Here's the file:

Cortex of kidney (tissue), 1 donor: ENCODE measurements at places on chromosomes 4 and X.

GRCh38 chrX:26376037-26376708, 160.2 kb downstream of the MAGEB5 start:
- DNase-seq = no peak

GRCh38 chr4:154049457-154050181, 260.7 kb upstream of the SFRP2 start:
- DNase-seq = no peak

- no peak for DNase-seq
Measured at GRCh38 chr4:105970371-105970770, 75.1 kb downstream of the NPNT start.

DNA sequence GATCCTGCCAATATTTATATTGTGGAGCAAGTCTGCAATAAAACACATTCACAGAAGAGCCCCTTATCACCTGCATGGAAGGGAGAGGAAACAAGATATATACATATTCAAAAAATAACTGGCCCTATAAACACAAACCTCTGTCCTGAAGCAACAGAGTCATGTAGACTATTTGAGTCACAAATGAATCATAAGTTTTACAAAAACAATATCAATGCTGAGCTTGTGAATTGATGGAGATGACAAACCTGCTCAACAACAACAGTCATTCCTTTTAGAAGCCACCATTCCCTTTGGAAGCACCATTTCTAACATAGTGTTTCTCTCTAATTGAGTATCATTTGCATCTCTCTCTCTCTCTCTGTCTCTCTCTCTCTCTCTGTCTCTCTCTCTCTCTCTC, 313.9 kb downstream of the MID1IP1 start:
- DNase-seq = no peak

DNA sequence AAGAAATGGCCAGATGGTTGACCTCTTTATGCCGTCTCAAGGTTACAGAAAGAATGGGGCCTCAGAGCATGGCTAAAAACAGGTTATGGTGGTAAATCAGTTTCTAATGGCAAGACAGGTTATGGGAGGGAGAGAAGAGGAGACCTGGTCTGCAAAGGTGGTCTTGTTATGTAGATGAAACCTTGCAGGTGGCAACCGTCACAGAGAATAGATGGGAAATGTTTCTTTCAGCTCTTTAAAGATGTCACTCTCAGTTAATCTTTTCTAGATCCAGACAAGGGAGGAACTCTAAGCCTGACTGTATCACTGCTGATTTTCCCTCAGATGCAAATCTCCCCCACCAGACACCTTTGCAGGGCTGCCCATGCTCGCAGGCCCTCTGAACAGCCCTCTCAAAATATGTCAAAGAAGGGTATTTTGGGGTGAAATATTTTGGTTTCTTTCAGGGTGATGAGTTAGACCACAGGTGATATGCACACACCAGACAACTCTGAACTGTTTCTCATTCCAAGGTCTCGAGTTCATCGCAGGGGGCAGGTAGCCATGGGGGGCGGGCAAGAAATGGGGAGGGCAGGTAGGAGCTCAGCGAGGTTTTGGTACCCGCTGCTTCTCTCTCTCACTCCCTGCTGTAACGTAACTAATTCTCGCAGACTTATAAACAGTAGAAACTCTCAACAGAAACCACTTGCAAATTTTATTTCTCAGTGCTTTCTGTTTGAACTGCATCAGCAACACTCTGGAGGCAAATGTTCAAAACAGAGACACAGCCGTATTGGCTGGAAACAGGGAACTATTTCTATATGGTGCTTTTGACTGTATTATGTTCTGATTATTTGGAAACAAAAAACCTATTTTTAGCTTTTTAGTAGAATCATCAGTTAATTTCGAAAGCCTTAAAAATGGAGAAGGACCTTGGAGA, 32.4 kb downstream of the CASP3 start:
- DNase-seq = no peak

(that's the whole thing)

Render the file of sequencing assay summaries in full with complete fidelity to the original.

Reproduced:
Cortex of kidney (tissue), 1 donor: ENCODE measurements at places on chromosomes 4 and X.

GRCh38 chrX:26376037-26376708, 160.2 kb downstream of the MAGEB5 start:
- DNase-seq = no peak

GRCh38 chr4:154049457-154050181, 260.7 kb upstream of the SFRP2 start:
- DNase-seq = no peak

- no peak for DNase-seq
Measured at GRCh38 chr4:105970371-105970770, 75.1 kb downstream of the NPNT start.

DNA sequence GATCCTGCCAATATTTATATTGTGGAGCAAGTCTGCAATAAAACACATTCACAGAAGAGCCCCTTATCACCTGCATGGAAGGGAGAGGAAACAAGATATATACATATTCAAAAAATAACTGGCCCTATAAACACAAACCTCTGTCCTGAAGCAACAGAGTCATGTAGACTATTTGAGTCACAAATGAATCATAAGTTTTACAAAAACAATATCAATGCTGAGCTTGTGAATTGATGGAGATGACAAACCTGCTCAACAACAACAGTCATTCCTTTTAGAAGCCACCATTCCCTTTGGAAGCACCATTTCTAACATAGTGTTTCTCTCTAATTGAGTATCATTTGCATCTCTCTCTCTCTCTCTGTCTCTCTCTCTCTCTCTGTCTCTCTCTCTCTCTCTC, 313.9 kb downstream of the MID1IP1 start:
- DNase-seq = no peak

DNA sequence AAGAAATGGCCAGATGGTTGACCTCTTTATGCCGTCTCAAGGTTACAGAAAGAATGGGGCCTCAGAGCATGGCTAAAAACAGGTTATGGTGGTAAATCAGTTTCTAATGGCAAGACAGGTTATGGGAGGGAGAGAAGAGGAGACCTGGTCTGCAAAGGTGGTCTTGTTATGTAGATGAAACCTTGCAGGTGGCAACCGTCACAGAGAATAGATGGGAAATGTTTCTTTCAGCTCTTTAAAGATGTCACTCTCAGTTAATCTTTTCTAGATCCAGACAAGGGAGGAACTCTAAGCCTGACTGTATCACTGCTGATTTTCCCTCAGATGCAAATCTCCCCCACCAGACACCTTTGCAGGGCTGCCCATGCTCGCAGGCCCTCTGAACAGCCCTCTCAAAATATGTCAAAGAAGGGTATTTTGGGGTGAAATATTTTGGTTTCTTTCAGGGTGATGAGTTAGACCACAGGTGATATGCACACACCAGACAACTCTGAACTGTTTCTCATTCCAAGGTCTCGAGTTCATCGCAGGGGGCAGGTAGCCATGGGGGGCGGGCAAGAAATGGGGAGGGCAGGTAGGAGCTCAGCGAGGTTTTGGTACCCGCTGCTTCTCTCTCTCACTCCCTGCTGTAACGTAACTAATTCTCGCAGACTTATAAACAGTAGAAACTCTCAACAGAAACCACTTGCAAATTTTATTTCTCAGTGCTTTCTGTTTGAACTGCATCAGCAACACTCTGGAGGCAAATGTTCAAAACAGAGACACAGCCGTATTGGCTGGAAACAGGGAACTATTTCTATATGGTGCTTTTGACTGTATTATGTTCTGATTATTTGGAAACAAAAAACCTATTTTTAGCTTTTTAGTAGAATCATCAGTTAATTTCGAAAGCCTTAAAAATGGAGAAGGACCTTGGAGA, 32.4 kb downstream of the CASP3 start:
- DNase-seq = no peak